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Column: Chilly start for corn planting

Breitinger

Winter’s grasp continues to linger across much of the Midwest, forcing some farmers to wait for a thaw.

Before they can plant corn, soil temperatures need to rise toward 50 degrees, which could take a while given the fact that many fields in the Upper Midwest still have frost that extends a foot or more into the soil.

Despite a potentially slow start this year, few farmers are worried about being able to plant their crop. As technology and equipment have improved during the last few decades, farmers have been able to plant their crops more quickly, making delays less threatening than they had been in the past.

Unable to get into the fields much this week, many farmers were closely watching the USDA’s monthly supply and demand Report released Wednesday, which showed increasing projections for U.S. corn exports.

In the wake of the report, corn prices popped to a seven-month high of $5.19 per bushel. In the coming weeks, planting progress and weather will likely remain in focus for corn traders, producers and end users.

Gasoline prices higher

Gasoline prices leapt to a one-month high this week, pulled higher by tight supplies and spillover support from high crude-oil prices.

National gasoline inventories are currently running a bit below average, and the U.S. Department of Energy is projecting moderately higher fuel demand this year, helping to push prices higher by more than 10 cents per gallon this week.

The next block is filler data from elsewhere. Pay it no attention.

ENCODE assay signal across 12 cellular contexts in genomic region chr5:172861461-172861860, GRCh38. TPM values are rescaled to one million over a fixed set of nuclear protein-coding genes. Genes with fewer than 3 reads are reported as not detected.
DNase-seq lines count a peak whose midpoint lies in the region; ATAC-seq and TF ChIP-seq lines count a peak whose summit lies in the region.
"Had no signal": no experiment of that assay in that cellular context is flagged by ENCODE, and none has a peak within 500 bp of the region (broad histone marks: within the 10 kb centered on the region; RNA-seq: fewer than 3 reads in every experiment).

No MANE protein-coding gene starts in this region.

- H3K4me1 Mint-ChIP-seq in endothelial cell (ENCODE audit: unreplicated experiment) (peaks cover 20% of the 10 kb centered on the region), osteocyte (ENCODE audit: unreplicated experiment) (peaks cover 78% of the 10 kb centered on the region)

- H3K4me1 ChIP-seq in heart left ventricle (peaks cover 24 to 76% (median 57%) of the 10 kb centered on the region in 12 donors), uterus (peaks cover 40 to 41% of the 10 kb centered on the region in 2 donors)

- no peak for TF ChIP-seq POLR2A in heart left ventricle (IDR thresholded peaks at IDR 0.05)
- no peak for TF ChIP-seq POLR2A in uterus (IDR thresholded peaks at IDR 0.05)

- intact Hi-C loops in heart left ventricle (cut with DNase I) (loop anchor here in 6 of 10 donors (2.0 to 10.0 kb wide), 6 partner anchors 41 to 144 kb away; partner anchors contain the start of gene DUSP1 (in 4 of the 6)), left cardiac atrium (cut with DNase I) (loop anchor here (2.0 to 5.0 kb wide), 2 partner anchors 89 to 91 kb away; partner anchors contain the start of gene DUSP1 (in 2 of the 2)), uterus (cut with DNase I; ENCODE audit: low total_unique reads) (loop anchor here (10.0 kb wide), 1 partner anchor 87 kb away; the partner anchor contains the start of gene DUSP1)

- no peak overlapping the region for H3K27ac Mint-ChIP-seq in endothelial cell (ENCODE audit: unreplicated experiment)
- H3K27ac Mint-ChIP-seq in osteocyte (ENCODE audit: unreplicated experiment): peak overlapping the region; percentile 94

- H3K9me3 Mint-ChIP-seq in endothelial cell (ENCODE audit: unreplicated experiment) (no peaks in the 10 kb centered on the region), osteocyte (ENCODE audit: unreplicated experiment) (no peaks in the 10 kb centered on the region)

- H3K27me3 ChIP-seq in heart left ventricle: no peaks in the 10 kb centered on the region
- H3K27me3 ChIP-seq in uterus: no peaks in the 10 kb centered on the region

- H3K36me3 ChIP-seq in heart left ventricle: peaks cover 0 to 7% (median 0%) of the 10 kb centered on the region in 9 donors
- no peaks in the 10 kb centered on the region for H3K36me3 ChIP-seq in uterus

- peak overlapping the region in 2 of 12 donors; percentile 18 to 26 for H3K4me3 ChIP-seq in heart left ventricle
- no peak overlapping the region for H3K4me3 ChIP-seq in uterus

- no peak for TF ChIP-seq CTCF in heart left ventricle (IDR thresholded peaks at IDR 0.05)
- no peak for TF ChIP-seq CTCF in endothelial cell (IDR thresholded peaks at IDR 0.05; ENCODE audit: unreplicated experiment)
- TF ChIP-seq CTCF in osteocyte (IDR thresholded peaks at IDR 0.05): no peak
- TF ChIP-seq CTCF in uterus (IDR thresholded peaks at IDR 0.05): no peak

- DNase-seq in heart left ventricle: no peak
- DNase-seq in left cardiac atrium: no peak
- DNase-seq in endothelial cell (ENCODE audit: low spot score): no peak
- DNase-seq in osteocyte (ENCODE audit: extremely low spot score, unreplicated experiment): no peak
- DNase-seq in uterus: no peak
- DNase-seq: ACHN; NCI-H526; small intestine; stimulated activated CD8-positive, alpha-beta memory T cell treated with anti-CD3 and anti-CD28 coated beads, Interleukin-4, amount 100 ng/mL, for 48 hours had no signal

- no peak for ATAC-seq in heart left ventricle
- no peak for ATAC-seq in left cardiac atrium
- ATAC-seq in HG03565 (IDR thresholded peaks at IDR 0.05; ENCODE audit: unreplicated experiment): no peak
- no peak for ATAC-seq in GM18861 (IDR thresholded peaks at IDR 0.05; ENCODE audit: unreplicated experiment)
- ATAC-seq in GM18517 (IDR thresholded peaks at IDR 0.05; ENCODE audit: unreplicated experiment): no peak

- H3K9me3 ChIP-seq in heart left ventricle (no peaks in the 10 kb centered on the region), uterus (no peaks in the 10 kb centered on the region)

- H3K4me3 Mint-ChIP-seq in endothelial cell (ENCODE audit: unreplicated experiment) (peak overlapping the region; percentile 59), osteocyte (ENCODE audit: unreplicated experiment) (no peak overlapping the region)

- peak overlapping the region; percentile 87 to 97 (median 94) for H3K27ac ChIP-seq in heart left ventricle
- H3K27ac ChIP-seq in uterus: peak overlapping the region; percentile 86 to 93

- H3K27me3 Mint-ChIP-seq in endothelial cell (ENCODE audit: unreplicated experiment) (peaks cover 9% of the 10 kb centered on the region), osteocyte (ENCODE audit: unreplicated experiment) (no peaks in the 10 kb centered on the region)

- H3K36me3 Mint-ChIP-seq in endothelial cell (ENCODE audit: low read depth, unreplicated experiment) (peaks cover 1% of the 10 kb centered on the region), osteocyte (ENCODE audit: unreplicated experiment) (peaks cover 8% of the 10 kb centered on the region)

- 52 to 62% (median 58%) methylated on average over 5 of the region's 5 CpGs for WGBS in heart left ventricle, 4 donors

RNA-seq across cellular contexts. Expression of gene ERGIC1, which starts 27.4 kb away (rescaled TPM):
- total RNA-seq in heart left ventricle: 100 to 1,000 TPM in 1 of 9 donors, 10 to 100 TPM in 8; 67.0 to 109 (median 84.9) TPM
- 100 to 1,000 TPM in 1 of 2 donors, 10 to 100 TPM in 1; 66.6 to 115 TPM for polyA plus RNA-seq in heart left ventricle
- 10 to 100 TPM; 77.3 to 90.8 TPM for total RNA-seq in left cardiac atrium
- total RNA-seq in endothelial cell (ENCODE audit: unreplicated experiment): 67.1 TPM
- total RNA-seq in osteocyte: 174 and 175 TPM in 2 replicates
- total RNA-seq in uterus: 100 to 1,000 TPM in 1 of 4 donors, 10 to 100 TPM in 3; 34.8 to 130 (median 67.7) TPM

Meanwhile, crude-oil prices have been rising because of increasing threats of tension between Ukraine and Russia. Conflict could lead to sanctions against Russia, which would reduce the flow of oil from Russia to other countries, a factor that boosted crude-oil prices by $3 per barrel this week.

Gloomy outlook for Florida's oranges

This week, the USDA released its updated projections for Florida’s orange crop, predicting the smallest crop since 1985.

The Sunshine State’s orange production this year is expected to be 110 million boxes (90 pounds each), down 25 percent during the last two years.

The drop in production is being attributed to a bacterial infection known as citrus greening, which causes trees to wither and prematurely drop fruit.

Dry conditions in southern Florida are also weakening the orange trees’ natural resistance to disease, exacerbating the damage.

As a result of the sour outlook, the futures market for frozen concentrated orange juice exploded this week, pushing to more than $1.66 per pound, a two-year high.

Walt Breitinger is a commodity futures broker in Valparaiso. He can be reached at (800) 411-3888 or www.indianafutures.com. This is not a solicitation of any order to buy or sell any market.

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